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Interest rate hike due in 'coming months,' Bank of England warns
4 November 2021, 12:47
The Bank of England has held off from raising interest rates despite warning over soaring inflation, but said a hike is likely in the "coming months" to cool price rises.
Minutes of the Bank's latest decision showed members of the nine-strong Monetary Policy Committee voted seven to two in favour of keeping rates unchanged at 0.1% - in spite of mounting pressure to rein in rocketing inflation.
Two members were outvoted in calling for a rise to 0.25%.
Financial markets had expected the Bank to raise rates as soon as this month on the back of soaring energy and fuel costs and recent comments from Bank governor Andrew Bailey that policymakers would have to "act" to bring inflation under control.
But the Bank said a rate increase was on the way as it warned gas and electricity tariff increases will see the Consumer Prices Index (CPI) leap from 3.1% to 4.5% by November and hit around 5% next April - its highest inflation forecast for a decade.
The Bank said: "The committee judged that... it would be necessary over coming months to increase Bank rate in order to return CPI inflation substantially to the 2% target."
The minutes showed the Bank held its nerve on rates as most members wanted confirmation first from upcoming official figures that unemployment has not jumped markedly higher following the end of furlough support.
The MPC also chose to hold the Bank's quantitative easing programme at £895 billion, but the vote was split 6-3.
It said most MPC members believed there was "value in waiting for additional information on near-term developments in the labour market... before deciding when a tightening in monetary policy might be warranted".
Policymakers were also concerned over signs the UK economy is flagging as supply chain woes hold back growth, with consumer spending also proving more muted than expected.
The Bank slashed its growth forecast for the third quarter to 1.5% from 2.1% predicted in September. This would mark a steep drop from the 5.5% growth notched up between April and June.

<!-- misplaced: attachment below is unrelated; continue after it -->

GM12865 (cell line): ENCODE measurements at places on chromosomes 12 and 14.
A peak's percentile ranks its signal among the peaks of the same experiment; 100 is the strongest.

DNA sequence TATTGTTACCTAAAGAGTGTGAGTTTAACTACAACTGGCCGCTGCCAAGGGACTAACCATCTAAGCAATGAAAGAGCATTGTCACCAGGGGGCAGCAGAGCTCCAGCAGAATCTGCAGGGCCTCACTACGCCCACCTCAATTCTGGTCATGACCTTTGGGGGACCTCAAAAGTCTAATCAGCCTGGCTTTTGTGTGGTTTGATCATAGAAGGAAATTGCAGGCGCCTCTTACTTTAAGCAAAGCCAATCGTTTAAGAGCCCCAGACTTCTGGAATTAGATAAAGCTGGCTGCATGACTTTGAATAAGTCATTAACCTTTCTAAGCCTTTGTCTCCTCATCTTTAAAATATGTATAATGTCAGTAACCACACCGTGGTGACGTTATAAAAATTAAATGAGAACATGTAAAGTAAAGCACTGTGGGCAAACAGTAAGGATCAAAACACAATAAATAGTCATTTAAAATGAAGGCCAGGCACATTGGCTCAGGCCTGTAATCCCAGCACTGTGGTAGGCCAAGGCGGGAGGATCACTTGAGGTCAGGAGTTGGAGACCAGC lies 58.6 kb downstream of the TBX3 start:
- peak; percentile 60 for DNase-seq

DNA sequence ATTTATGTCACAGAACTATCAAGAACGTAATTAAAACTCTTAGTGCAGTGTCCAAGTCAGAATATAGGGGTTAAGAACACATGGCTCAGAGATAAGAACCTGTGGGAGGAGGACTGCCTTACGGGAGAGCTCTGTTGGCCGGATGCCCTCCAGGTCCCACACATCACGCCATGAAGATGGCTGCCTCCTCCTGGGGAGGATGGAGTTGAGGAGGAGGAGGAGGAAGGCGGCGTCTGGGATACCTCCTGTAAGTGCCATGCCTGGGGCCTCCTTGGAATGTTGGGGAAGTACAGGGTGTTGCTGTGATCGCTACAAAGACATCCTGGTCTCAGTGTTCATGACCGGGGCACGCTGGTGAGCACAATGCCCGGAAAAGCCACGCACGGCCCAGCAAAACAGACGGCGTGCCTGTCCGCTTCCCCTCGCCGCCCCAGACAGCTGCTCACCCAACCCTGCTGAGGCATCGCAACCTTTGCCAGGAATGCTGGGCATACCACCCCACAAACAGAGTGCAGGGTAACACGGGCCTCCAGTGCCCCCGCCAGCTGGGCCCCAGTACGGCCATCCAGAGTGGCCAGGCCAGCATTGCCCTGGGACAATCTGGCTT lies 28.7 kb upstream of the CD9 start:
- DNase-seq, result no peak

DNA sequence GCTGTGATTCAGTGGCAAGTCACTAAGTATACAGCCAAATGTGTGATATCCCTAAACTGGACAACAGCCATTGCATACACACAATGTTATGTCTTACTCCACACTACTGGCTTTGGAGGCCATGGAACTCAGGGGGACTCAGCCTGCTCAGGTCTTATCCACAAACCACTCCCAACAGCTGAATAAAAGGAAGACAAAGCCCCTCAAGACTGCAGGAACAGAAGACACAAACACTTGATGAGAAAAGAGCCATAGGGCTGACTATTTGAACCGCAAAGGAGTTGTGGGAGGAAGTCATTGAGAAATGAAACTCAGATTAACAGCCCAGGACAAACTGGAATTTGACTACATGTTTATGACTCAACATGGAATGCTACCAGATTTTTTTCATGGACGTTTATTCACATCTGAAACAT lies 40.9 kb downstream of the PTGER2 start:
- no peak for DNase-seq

It forecast growth would ease back further to 1% in the fourth quarter, leaving overall gross domestic product (GDP) growth at 7% in 2021 against the 7.25% predicted in August.
The report shows it now expects the UK economy to return to its pre-Covid level by the first quarter of 2022, against a previous prediction for a recovery by the year end.
"Growth is somewhat restrained by disruption in supply chains," the Bank said.
"Alongside the rapid pace at which global demand for goods has risen, this has led to supply bottlenecks in certain sectors.
"There has also been some signs of weaker UK consumption demand."
The Bank said growth was set to be "relatively subdued" from mid-2022 onwards as it downgraded its GDP outlook to 5% in 2022 from 6%, but kept it unchanged at 1.5% for 2023.
While the report showed rate hikes were likely on the way, the Bank's forecasts suggested more muted increases than expected in financial markets.
It predicts that inflation would undershoot its 2% target in three years' time if rates rose to around 1% by the end of 2022, as markets are pencilling in.
The report outlines a gloomy eight months for households from rising prices, but it stuck by its outlook that the inflation spike will remain "transient" and will "fall back materially from the second half of next year".
Supply chain problems that have been impacting a raft of sectors since the early summer are set to last until the end of next year - longer than the Bank first expected.
But that too is set to fade from the end of 2022.